Collars & Leads: You should only use a lead that is no longer then 36 inches. I recommend for the Neapolitan Mastiff the 36" Nylon Handlers Show lead, once connected it becomes totally one with the collar, unless your dog pulls the lead out of your hand you'll never loose the dog to a faulty clasp. I recommend for neck sizes 26" and smaller the Hexagon collars, you will have more control and it looks better on the dogs neck, they are strong. Always use leads and collars with secure clasps or connections. Never use a prong collar. You should never use a leather collar.

One of the keys to success is to be prepared a head of time, if your not rushed you'll be less nervous. Remember your arm is the telephone line to your emotion, your dog will pick up on what your feeling so try and relax and remember win or not you love your dog. Now let's run you through some basic's on what to expect in the ring. Remember every judge has there own way of doing things. * Always be a polite exhibitor*

Always be standing close enough to the ring so that when your arm band number is called out you are ready to enter the ring. Tardiness is quietly frowned upon by the judge & other exhibitors it's a sign of disrespect. Do not block the entrance of the ring allow exhibitors to enter and exit without any interference.

Always have a drool towel to keep your dogs mouth dry & clean. Judges do not appreciate your dogs drool all over their hands so wipe your dogs mouth when the judge wants to inspect the dogs bite.

You will enter the ring and be expected to stack (refer to terminology) your dog in a straight line. Always keep one eye on the judge and one eye on the dog so to speak Always pay attention to what the judge wants and what is going on around you in the ring.

Some judges might approach you to examine the dog or some might prefer for you to go around the ring once.

When the judge comes to examine your dog they usually will look at the dog, then ask you to show the bite. Showing The Dogs Bite: There are judges who will ask if they can touch the dog or open the dogs mouth, I prefer to show the dogs bite only due to limiting the spread of germs. However I will tell you that some judges could get offended by preferring to do it yourself (I will take that chance for the well being of my dog). First open the front of the dogs mouth to show the bite (meaning the jaw should be closed), then move to each side of the dogs mouth lift the dogs jowls to show if the dog has all their teeth. The judge will examine the rest of the dog, if it's a male some judges unfortunately feel the need to feel the testicles to make sure there are two.

 There are basic movements in the ring, but learn all the movements that the judges might ask you to do (refer to Basic's In The Ring). You will be asked to go around the ring, this means move your dog around the ring. If you are moving around the ring in a group and you find your dog is moving to slow move in a little for other exhibitors to pass you, if your moving fast try and slow your dog down or pass on the out side. If you can always pay attention to your dogs movement You will be asked to most likely to do a triangle (refer to Basic's In The Ring) and you could be asked to go down and back which means go away from the judge in a straight line turn around and come back.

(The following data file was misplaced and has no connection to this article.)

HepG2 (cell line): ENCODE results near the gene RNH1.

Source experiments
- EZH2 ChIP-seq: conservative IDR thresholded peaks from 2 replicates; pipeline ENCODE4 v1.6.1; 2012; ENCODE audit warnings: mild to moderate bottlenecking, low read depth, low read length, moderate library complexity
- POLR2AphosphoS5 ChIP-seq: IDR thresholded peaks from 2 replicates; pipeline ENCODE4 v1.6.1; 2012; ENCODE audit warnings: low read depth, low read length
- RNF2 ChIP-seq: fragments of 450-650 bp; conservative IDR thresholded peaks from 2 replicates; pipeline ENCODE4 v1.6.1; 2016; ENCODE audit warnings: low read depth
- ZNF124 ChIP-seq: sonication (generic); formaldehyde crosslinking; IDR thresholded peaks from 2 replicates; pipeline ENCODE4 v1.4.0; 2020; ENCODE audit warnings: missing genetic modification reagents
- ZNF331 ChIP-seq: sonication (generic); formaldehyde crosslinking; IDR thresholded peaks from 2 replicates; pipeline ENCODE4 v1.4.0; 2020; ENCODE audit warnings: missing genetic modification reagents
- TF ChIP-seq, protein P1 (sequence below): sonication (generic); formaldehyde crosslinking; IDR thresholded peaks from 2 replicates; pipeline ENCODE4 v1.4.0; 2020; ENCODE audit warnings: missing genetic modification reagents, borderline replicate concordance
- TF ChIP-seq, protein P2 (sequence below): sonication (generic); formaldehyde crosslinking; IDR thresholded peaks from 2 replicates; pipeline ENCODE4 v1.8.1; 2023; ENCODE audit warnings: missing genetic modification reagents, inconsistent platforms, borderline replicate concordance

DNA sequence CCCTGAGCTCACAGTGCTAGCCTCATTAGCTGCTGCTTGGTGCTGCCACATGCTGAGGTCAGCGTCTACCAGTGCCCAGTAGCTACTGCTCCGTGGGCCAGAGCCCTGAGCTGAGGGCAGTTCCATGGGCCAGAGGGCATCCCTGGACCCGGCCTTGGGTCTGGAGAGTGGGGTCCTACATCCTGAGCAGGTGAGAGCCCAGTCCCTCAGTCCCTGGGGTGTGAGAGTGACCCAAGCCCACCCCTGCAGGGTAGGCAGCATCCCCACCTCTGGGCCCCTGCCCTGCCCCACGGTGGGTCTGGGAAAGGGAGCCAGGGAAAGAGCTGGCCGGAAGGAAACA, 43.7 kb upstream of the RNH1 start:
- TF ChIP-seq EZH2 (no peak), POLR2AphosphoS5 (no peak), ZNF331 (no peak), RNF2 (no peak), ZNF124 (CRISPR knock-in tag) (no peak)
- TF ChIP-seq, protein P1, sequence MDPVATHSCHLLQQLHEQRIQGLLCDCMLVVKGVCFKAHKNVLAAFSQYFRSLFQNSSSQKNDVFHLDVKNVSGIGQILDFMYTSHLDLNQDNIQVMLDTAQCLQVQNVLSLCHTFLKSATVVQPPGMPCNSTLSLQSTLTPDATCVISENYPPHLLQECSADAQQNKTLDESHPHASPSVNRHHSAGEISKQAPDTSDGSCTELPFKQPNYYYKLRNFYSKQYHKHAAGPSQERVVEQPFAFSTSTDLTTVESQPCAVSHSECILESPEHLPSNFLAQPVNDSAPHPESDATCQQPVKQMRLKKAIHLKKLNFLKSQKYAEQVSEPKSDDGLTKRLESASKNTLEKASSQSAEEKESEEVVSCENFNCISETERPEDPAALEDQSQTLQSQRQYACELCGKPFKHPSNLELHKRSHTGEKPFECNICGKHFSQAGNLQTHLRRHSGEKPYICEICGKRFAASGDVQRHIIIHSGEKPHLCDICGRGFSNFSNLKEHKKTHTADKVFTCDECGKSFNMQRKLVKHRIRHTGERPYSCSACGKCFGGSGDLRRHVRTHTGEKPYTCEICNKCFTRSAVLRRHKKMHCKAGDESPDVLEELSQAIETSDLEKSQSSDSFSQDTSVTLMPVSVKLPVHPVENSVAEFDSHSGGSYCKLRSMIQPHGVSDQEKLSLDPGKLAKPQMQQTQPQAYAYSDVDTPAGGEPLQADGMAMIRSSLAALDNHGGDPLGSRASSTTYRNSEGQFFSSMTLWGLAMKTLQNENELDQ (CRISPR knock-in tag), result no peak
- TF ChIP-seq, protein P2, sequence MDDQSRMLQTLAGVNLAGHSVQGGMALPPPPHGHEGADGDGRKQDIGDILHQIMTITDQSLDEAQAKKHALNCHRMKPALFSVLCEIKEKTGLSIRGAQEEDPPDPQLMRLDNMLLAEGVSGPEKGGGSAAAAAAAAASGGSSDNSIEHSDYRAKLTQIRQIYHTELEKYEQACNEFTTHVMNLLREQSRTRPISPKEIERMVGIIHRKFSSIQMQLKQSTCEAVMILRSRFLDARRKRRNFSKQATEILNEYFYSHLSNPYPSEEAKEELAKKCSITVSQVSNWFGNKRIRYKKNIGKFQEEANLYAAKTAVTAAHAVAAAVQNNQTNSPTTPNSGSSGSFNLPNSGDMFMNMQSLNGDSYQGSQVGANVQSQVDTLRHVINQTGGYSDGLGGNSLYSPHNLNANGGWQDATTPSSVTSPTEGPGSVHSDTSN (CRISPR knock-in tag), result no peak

After every one has gone around and finished their routine the judge has a good feel of who is going to place in which position. Pay attention your most likely standing with your dog stacked one last time for the last glance.

Now the judge is picking out the dogs for placement. No matter what happens good or bad it is good sportsmanship to congratulate the winners or be gracious if you win. Always thank the judge before leaving the ring.

Don’t Ever Get Discouraged! Remember One Day, One Show, One Judge & One Opinion!

Terminology

Judge: The person who is judging the dog.

Steward: The person in the ring aiding the judge.

 Exhibitor, Agent or Handler: The person handling the dog in the ring.

Professional Handler: A person who usually gets paid to show a dog.

Bait: Usually this is a treat, some times toys are used to get the dogs attention. Never throw your bait and then not pick it up off the floor.

Stacking The Dog: This is a standing position where the judge can fully examine your dog.


The following diagrams represent the direction of movement a judge will ask of you in the ring.

 

Figure 1: This movement is considered down and back.
Figure 2: This movement is considered to the corner and back.
Figure 3: This movement is considered a triangle.
Figure 4: This movement is considered an ‘L’.
Figure 5: This movement is considered a ‘T’.
Figure 6: This movement is considered a circle.

It is very important to focus and know where your judge is at all times. When moving around in the ring try and keep your dogs movement as straight as possible so the judge can judge the dog accurately. When you are moving along with your dog stay lined up with the front shoulder of the animal. Always hold the lead in your left hand unless you are asked to do an ‘L’ or a ‘T’, (Figure 4 & 5) in these situations you have to, change hands so that the dog is always on the judges side. You should always pay attention to what's going on around you in the ring. If you are first in line and are asked to go around the ring in a circle, you should ask the person behind you “are you ready”, if so move out. If someone is ahead of you make sure you leave them and yourself enough room so that you don't run them over, but never leave a big gap between you and the next person. If your dog is moving slower then the dog behind you move towards the inside so that they may pass you. A helpful suggestion if you have a reputable, clean breed handling class near you take full advantage of what they have to offer, remember, you can go into the ring with the most beautiful Neapolitan Mastiff but if his or her behavior is poor or your not handling the dog properly, you can not expect the judge to exam the animal properly.

*NOTE TO ALL DOG OWNERS: It is important to remember whether you're in the show ring or walking around the show grounds with your dog to keep him or her on a short leash. Never allow direct eye contact or close body contact with another dog. Mishaps are occurring at shows due to a owners inexperience or it may be just a case of just plain irresponsibility. Injury to you and your dog can be avoided, just pay attention to your dog at all times!